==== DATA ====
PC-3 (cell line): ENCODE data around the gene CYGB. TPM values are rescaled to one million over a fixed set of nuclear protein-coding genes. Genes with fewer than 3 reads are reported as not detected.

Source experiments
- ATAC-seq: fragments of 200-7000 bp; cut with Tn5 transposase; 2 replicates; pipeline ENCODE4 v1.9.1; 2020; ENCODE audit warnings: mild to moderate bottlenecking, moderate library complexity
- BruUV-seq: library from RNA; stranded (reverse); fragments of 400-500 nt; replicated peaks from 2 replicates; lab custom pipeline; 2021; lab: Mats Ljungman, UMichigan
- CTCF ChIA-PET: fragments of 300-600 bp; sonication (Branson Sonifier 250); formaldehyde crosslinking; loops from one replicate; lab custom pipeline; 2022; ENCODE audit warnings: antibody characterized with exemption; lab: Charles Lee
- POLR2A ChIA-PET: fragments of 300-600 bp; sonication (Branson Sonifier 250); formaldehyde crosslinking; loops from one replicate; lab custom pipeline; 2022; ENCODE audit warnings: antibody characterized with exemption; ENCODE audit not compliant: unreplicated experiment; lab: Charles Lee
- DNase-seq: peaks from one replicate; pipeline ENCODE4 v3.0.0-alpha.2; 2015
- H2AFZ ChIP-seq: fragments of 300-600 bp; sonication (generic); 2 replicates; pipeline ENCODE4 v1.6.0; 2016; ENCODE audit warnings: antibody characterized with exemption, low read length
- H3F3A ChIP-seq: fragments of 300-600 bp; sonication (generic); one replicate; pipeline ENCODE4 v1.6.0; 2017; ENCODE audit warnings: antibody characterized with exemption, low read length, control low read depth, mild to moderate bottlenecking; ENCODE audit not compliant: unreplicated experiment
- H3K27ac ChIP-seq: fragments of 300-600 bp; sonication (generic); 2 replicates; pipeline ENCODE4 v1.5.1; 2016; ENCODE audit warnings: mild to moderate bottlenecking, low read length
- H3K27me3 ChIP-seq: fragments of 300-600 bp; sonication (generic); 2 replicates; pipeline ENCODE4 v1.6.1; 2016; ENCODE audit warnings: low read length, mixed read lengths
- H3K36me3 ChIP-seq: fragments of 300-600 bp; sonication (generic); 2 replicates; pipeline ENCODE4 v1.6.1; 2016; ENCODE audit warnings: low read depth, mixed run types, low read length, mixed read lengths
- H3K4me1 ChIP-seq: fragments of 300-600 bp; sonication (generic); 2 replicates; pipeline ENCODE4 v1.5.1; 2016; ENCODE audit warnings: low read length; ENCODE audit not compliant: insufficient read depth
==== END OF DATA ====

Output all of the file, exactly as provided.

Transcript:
PC-3 (cell line): ENCODE data around the gene CYGB. TPM values are rescaled to one million over a fixed set of nuclear protein-coding genes. Genes with fewer than 3 reads are reported as not detected.

Source experiments
- ATAC-seq: fragments of 200-7000 bp; cut with Tn5 transposase; 2 replicates; pipeline ENCODE4 v1.9.1; 2020; ENCODE audit warnings: mild to moderate bottlenecking, moderate library complexity
- BruUV-seq: library from RNA; stranded (reverse); fragments of 400-500 nt; replicated peaks from 2 replicates; lab custom pipeline; 2021; lab: Mats Ljungman, UMichigan
- CTCF ChIA-PET: fragments of 300-600 bp; sonication (Branson Sonifier 250); formaldehyde crosslinking; loops from one replicate; lab custom pipeline; 2022; ENCODE audit warnings: antibody characterized with exemption; lab: Charles Lee
- POLR2A ChIA-PET: fragments of 300-600 bp; sonication (Branson Sonifier 250); formaldehyde crosslinking; loops from one replicate; lab custom pipeline; 2022; ENCODE audit warnings: antibody characterized with exemption; ENCODE audit not compliant: unreplicated experiment; lab: Charles Lee
- DNase-seq: peaks from one replicate; pipeline ENCODE4 v3.0.0-alpha.2; 2015
- H2AFZ ChIP-seq: fragments of 300-600 bp; sonication (generic); 2 replicates; pipeline ENCODE4 v1.6.0; 2016; ENCODE audit warnings: antibody characterized with exemption, low read length
- H3F3A ChIP-seq: fragments of 300-600 bp; sonication (generic); one replicate; pipeline ENCODE4 v1.6.0; 2017; ENCODE audit warnings: antibody characterized with exemption, low read length, control low read depth, mild to moderate bottlenecking; ENCODE audit not compliant: unreplicated experiment
- H3K27ac ChIP-seq: fragments of 300-600 bp; sonication (generic); 2 replicates; pipeline ENCODE4 v1.5.1; 2016; ENCODE audit warnings: mild to moderate bottlenecking, low read length
- H3K27me3 ChIP-seq: fragments of 300-600 bp; sonication (generic); 2 replicates; pipeline ENCODE4 v1.6.1; 2016; ENCODE audit warnings: low read length, mixed read lengths
- H3K36me3 ChIP-seq: fragments of 300-600 bp; sonication (generic); 2 replicates; pipeline ENCODE4 v1.6.1; 2016; ENCODE audit warnings: low read depth, mixed run types, low read length, mixed read lengths
- H3K4me1 ChIP-seq: fragments of 300-600 bp; sonication (generic); 2 replicates; pipeline ENCODE4 v1.5.1; 2016; ENCODE audit warnings: low read length; ENCODE audit not compliant: insufficient read depth